AMERICAN BOARD OF MEDICAL LABORATORY IMMUNOLOGY

The American Board of Medical Laboratory Immunology (ABMLI) certifies doctoral-level immunologists seeking to direct laboratories engaged in the practice of medical laboratory immunology. ABMLI certification is recognized by federal and state governmental agencies as a significant component toward meeting licensure requirements to direct laboratories engaged in the microbiological diagnosis of human disease. It is recognized under the Clinical Laboratory Improvement Amendments of 1988 final rule and in the 11 states that require licensure: Florida, Georgia, Hawaii, Louisiana, Montana, Nevada, New York, North Dakota, Rhode Island, Tennessee, and West Virginia. 

Once certified, the ABMLI requires its Diplomates to recertify every three years.

UPDATE: The ABMLI will phase out its certification exam; the last exam will be offered in August 2017. The final application deadline will be June 1, 2016. The ABMLI will continue to serve its Diplomates through recertification, maintaining an active roll of Diplomates and verification of certification status.  The Centers for Medicare and Medicaid Services has confirmed that it will continue to recognize ABMLI certification as a personnel requirement for high-complexity laboratory directors even though the exam will no longer be offered. Learn more about the phase out. 

 

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Eligibility

Please read the eligibility criteria carefully. If you fail to meet these criteria, your application will be denied and your application fee will not be refunded.

You must meet the criteria of one of the “plans” below to apply and sit in for the ABMLI exam:  

Plan I: Applicants must possess a doctorate and complete a minimum of three years of postdoctoral experience, as defined below. 

Plan II: Applicants must possess a doctorate, complete two years of postdoctoral experience and one additional year of postdoctoral training, as defined below.

Plan III: Applicants must possess a doctorate and complete two years of postdoctoral training in a CPEP-approved program, as defined below.

All training and experience requirements must be met after the doctoral degree has been awarded.


 EDUCATION

Applicants must possess a Doctor of Philosophy (Ph.D.), Doctor of Science (D.Sc.), Doctor of Medicine (M.D.), or Doctor of Osteopathy (D.O.) degree with special training and experience in immunology or clinical laboratory immunology. The degrees of Doctor of Veterinary Medicine (D.V.M.), Doctor of Public Health (D.P.H.), or Doctor of Dental Surgery (D.D.S.) may be accepted if your postdoctoral training and experience is deemed appropriate by the Credentials Committee. Degrees must have been granted by member institutions of the American Medical Association, veterinary schools accredited by the American Veterinary Medical Association, or by other institutions having satisfactory standards in the opinion of the Board.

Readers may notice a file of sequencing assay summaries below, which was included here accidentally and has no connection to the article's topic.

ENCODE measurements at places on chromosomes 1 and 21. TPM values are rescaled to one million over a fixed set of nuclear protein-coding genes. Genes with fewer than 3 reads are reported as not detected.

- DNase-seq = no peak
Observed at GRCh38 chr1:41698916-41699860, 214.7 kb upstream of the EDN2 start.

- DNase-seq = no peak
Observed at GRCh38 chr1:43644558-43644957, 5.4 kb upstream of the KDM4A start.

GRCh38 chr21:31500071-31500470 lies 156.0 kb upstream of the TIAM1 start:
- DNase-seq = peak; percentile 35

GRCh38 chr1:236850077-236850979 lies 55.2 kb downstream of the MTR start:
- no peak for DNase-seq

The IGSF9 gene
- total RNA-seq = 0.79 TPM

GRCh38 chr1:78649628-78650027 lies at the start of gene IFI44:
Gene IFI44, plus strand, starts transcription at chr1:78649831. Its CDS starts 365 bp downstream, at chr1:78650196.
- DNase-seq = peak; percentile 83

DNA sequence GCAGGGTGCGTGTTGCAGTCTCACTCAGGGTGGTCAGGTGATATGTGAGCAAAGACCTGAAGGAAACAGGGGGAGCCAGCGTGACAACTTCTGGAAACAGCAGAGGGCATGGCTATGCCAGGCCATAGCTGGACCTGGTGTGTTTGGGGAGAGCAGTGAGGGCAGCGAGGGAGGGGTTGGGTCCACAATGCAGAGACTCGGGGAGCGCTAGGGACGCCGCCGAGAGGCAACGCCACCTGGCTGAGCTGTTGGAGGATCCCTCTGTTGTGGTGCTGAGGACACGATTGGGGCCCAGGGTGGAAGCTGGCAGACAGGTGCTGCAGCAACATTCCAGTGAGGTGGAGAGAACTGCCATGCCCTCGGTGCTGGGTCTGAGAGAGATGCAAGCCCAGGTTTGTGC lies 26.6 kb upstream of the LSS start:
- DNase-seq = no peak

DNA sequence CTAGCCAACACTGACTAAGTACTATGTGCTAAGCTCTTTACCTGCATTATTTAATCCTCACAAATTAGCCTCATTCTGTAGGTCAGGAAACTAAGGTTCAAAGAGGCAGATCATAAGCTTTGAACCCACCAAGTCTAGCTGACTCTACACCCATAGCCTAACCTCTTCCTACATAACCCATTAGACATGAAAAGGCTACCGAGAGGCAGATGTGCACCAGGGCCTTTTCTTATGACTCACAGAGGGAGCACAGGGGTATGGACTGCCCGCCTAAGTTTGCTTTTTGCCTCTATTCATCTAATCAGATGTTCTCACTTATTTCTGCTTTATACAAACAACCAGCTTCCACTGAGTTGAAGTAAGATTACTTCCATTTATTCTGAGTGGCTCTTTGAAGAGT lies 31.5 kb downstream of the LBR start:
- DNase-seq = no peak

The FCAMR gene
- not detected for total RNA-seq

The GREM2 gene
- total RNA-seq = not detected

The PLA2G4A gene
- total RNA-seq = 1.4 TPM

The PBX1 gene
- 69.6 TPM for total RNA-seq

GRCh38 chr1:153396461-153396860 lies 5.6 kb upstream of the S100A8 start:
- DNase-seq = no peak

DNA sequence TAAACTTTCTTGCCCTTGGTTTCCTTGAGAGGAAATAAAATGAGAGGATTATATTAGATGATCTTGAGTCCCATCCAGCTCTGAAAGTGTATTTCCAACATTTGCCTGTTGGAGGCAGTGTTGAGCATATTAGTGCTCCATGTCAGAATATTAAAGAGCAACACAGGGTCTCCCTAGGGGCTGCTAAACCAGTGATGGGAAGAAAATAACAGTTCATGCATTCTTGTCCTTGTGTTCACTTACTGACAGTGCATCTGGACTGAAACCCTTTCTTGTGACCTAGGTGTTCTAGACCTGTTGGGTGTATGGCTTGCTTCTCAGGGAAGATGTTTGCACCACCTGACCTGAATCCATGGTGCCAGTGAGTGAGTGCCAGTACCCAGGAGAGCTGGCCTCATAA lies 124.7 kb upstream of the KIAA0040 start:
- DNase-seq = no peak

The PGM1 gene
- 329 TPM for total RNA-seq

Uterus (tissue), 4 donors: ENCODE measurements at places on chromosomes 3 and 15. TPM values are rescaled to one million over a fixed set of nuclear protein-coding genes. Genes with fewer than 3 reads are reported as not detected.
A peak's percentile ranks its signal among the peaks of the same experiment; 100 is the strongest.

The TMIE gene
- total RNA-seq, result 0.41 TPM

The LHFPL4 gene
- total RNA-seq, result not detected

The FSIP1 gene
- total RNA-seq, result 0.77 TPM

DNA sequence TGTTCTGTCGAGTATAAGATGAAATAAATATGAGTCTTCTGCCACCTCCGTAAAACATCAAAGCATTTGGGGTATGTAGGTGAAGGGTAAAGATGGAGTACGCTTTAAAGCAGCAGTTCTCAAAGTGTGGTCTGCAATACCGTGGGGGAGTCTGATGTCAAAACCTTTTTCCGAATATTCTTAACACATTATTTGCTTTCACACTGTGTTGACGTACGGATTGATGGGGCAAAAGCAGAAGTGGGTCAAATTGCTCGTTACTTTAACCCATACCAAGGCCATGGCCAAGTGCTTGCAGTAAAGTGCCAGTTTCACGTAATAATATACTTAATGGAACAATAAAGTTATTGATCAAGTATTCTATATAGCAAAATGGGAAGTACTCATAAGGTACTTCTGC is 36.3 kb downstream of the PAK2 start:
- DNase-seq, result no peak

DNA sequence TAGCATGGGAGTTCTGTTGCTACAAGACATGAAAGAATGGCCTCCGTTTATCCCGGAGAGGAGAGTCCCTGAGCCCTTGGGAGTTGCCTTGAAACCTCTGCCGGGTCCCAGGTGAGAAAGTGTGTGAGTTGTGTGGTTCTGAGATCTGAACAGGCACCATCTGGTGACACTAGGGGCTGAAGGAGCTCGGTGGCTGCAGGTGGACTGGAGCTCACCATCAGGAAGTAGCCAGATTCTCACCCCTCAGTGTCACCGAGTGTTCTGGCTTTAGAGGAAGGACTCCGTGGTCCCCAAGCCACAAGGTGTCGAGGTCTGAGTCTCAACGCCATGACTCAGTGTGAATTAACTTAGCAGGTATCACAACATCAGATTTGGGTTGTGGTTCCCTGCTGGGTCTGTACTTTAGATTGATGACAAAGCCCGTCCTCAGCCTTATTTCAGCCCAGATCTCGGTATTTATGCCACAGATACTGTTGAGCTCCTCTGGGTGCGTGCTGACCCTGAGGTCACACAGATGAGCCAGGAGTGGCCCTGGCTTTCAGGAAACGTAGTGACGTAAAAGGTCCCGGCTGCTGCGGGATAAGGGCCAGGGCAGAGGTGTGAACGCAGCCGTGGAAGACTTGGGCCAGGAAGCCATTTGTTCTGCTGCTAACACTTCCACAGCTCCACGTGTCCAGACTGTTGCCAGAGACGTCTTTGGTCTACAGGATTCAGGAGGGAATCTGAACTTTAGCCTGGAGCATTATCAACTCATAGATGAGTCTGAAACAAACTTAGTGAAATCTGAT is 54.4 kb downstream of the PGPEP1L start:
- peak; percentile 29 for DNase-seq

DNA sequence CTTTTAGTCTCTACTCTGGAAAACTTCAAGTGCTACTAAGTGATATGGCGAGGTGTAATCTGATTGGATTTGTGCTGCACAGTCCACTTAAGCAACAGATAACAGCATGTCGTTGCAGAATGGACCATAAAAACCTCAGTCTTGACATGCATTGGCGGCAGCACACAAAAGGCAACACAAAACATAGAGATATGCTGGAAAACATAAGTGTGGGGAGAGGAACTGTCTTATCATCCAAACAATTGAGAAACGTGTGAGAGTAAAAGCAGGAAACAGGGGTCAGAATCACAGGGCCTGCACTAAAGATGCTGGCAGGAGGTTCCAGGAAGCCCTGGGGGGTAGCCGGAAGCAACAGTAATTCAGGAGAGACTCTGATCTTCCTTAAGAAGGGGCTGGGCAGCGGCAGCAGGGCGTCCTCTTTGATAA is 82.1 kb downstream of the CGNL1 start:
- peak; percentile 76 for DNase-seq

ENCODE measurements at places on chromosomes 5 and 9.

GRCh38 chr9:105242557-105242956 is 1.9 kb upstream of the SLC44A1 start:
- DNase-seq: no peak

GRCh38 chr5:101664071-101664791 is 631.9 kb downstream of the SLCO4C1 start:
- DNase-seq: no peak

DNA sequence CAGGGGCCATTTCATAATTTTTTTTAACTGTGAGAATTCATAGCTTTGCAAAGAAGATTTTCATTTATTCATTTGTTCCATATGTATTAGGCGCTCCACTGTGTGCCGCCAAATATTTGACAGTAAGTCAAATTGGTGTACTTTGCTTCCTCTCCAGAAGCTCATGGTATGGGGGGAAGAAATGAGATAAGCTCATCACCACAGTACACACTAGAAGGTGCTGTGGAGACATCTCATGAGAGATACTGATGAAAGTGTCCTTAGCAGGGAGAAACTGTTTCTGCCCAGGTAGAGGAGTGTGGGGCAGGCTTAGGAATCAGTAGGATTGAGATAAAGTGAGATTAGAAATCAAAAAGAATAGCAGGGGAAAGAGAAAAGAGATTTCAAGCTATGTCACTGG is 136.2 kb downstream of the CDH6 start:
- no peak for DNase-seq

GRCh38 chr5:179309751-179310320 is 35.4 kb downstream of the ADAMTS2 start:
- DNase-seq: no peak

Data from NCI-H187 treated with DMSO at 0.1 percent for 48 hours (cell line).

Degrees gained by applicants educated outside of the United States and Canada must be evaluated by World Education Services, Inc. and deemed equivalent to those earned at an accredited institution in the United States. 


POSTDOCTORAL EXPERIENCE

Postdoctoral experience is a minimum of 30 hours per week spent in a laboratory actively involved in medical laboratory immunology as defined by this Board and should involve familiarity and direct experience with a broad range of diagnostic procedures, including interpretation and laboratory management, as well as supervisory duties.

The cumulative training and/or experience must include the following minimum percentages of time devoted to each of the listed areas:

  • Administrative and management activities (5%)
    Examples include:
    • Experience with accreditation (CAP, Joint Commission, CLIA) protocols and inspections
    • Quality Assurance reviews/proficiency testing
    • Budgeting
    • Test menu selection in consultation with healthcare providers
    • Assay and equipment evaluations and validations
    • Personnel management
      • Accreditation
      • Competency
    • Interaction with local or state health dept.
    • Laboratory safety
  • Diagnostic and clinical service (50%)
    Examples include:
    • Assay selection
    • Methods
      • Hands on performance
      • Didactic training in method principles
    • Assay interpretation
      • Infectious disease
      • Autoimmunity
      • Immune deficiencies
      • Leukemia/lymphoma/immuoproliferative disorders
      • Transplantation/HLA
      • Tumor markers
    • Interaction with clinicians regarding test interpretations